have made outstanding achieve-
ments in the field.
The $1,500 award was presented
to Wittry at the annual meeting at
the league’s national conference in
“We are thrilled that Beaumont
is getting national and even national
exposure through Diane’s accom-
plishments,” said Michael Wolf,
president of the symphony. “The
SOST’s stature is certainly higher in
the orchestra community because of
this prestigious award.”
Wittry has been music director
and conductor of the Symphony of
Southeast Texas since the fall of
1991. During her tenure, the orches-
tra’s artistic growth has helped to
develop long-term funding sources.
These have been used for educa-
tional purposes to reach more than
10,000 students each year through
In addition to the Symphony of
Southeast Texas, Wittry has been
music director and conductor of the
Allentown Symphony Orchestra in
Pennsylvania since the spring of
1995. Previously Wittry had been
assistant conductor and conductor -
of educational programs of the
Pasadena Symphony, music director
and conductor of the Lamar
University Chamber Orchestra, the
Greater Miami Youth Symphony,
and the Southern California
Sinfonia. Wittry has a bachelor’s
degree in violin performance and
music education and a master of
music in instrumental conducting
from the University of Southern
California where she studied with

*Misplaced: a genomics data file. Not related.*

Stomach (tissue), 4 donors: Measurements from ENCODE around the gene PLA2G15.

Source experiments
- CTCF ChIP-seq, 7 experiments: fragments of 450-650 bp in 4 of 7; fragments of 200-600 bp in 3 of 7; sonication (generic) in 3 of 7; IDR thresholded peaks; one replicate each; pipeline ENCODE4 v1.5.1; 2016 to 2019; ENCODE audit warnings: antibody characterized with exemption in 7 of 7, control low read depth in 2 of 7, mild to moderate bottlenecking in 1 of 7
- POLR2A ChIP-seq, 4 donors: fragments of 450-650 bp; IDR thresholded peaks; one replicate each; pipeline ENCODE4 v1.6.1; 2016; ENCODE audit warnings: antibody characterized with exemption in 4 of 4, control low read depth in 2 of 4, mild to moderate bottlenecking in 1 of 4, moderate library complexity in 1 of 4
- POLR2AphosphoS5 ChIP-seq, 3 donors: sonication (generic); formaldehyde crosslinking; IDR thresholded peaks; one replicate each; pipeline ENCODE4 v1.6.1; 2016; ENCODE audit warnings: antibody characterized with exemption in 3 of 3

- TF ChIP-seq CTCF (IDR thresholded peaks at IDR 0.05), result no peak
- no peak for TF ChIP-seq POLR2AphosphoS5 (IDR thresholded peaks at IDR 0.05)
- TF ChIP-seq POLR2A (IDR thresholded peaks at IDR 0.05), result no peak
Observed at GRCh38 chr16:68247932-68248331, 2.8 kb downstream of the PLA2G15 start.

“I am honored to receive this
wonderful tribute to a nationally
recognized patron of the arts,”
Wittry said. “I wish I had known
Helen Thompson during her life-
In 1982, the Board of Directors
of the American Symphony
Orchestra League established the
Helen M. Thompson Award to
honor the memory of the person
who, more than any other, devel-
oped and promoted the cause of
symphony orchestras in the United
The award is given to a manager
and a conductor in alternate years.
Candidates must be no more than
35 years of age, must work for
orchestras with total budgets of $1
million or less, have held their posi-
tion with the nominating orchestra
for at least two seasons, and be
nominated by an officer of the
orchestra’s board of directors.
All-American Brew Fest
It’ll be heaven in Houston for true beer lovers
Houston will host the first national
brewer’s festival in Texas history on
Sept. 14 and 15.
The First All-American Brew Fest will
be; held at Garden in the Heights, 3926
Feagan. The festival will be a showcase
and competition of the brewer’s art, fea-
turing ales and beers from the smallest
local micro-brewery to multi-thousand
barrel national craft breweries.
Judging for a Home Brew Division
Competition will take place on Friday at
the Beer Essentials home brewing supply
at 2908 Fountainview. Winners of that
competition will be announced with win-
ners at the All-American Brew Fest on
The fest will open to the public free of
charge. One-price sampling passes will
be available, or beer may be purchased
■ by the glass with an official All-American
Brew Fest souvenir mug.
Representatives of the many breweries
- will be on hand to discuss their products,